CARACAS, Dec 26 (Tierramérica).- The West Nile virus has been reported in Venezuela, north of the Orinoco River, likely carried into the country by migratory birds, researcher Juan Carlos Navarro, of Venezuela's Central University, told Tierramérica
The microorganism has been spreading from north to south in the Americas, and can be found in the United States, Mexico, Central America, the Antilles and Colombia.
First detected in Uganda in 1937, the virus is transmitted by mosquitoes and ticks, and affects birds and mammals. In humans it causes fever and can lead to encephalitis, and in some cases, death.
"An epidemic of West Nile virus is unlikely in Latin America because most of the population has faced dengue or was vaccinated against yellow fever, but we must remain vigilant because the virus can mutate and affect people who were considered protected," said Navarro.
Second Atlas of the Mata Atlantica
SAO PAULO, Dec 26 (Tierramérica).- Less than seven percent of the Brazilian coastal forest ecosystem, the Mata Atlantica, remains intact, compared to its area in 1500, according to a study by the SOS Mata Atlantica Foundation and the National Institute of Space Research.
The areas that saw the most deforestation since 2000 are concentrated in the more economically and socially developed states of the southern Mata, which extended across 1.36 million square kilometers, or about 15 percent of Brazilian territory.
"We invite the public to learn about the state of this biome. Data and maps are available at the portal www.sosma.org.br," Marcia Hirota, director of SOS Mata Atlantica, told Tierramérica.
The first atlas of the remaining forest dates back to 1990. Since then, there has been a greater public mobilization in defense of the Mata, and Congress recently passed a law to protect the ecosystem -- after 14 years.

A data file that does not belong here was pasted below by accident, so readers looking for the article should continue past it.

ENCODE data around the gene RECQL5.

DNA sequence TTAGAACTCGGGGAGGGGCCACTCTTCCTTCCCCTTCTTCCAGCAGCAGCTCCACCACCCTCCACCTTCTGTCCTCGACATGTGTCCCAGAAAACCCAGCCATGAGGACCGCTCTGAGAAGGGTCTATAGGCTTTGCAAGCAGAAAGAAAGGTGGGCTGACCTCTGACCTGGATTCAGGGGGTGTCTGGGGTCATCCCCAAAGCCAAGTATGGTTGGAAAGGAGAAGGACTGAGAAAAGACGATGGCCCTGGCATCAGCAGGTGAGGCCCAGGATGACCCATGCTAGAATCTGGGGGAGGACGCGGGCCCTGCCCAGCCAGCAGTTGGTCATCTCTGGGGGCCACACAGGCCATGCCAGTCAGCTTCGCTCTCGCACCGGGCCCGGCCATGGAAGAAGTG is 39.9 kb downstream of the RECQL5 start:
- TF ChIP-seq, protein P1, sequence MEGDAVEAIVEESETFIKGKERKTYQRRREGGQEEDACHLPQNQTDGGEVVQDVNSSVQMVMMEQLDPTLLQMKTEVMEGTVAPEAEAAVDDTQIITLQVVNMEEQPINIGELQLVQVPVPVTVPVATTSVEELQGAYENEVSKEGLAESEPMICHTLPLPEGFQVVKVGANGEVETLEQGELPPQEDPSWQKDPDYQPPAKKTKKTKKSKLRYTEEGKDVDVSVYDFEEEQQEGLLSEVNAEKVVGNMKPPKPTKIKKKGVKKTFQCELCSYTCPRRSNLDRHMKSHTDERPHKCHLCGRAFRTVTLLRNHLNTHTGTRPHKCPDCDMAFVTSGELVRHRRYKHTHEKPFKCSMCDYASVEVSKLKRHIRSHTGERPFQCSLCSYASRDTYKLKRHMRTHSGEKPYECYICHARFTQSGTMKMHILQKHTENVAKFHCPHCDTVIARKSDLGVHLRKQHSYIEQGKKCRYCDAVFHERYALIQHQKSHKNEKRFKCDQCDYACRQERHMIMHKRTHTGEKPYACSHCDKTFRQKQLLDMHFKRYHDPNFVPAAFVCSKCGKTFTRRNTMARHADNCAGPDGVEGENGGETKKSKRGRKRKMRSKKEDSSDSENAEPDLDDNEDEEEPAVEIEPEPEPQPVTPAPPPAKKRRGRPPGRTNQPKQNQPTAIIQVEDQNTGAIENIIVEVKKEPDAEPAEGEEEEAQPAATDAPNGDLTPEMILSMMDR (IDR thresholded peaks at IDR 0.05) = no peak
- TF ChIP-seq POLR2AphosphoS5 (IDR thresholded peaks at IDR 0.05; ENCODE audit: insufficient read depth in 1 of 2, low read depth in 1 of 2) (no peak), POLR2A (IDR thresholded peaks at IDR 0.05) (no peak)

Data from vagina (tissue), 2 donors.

Too Much Lead in Portezuelo
SANTIAGO, Dec 26 (Tierramérica).- More than 3,200 milligrams of lead per kilogram of soil has been found in the area around the northern Chilean town of Portezuelo, 14 km southeast of Antofagasta, where there is a lead storage site.
"The site should be closed up, and the trucks that transport the lead (to the port of Antofagasta) should be sealed," Hugo Benítez, president of the region's medical school, told Tierramérica.
The health authorities have pledged to seek solutions, given that high concentrations of lead can cause cancer, neurological damage, attention deficit and aggressive behavior, especially in children.
Farmers on Alert for El Niño
HAVANA, Dec 26 (Tierramérica).- Cuban farmers are worried about excessive rains, blamed on the climate phenomenon known as El Niño-Southern Oscillation (ENSO), that continued to fall across this island nation in December.
"Rain is a good thing, but not this much. The soil is too wet for the winter planting," and there is greater risk of mold on the crops, Rubén Torres, a farmer outside the city of Santa Clara, 268 km east of Havana, told Tierramérica.
ENSO will trigger heavier rains and storms between January and April, warns a report from the climate center at the Cuban Institute of Meteorology.
The phenomenon involves a five-month temperature hike of half a degree Celsius of the surface waters of the western, central and eastern Pacific Ocean. The most devastating El Niño, in 1993, is blamed for economic losses of more than a billion dollars.
A Study to Help Stop Rural Evictions
BUENOS AIRES, Dec 26 (Tierramérica).- Students and professors from the National University of La Pampa, in central Argentina, are beginning a census this month of peasant farming families threatened with eviction in five departments of La Pampa province.
The study is an effort to halt the removal of some 300 families of subsistence farmers who have occupied lands, with no title, for more than 20 years.
Private title-holders are reclaiming possession of some of these areas, where minerals and petroleum have been found in recent years.
"The government is delaying solutions, and our preliminary surveys show, for example, that in just one site there are 17 oil wells," Claudia Salomón, of the Support Movements for the Land Struggle, told Tierramérica. *Source: Inter Press Service.
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